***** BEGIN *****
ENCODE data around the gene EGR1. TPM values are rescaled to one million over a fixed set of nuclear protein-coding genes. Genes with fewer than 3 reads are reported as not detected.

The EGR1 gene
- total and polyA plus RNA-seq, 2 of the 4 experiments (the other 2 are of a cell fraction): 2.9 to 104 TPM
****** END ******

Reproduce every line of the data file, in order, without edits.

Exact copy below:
ENCODE data around the gene EGR1. TPM values are rescaled to one million over a fixed set of nuclear protein-coding genes. Genes with fewer than 3 reads are reported as not detected.

The EGR1 gene
- total and polyA plus RNA-seq, 2 of the 4 experiments (the other 2 are of a cell fraction): 2.9 to 104 TPM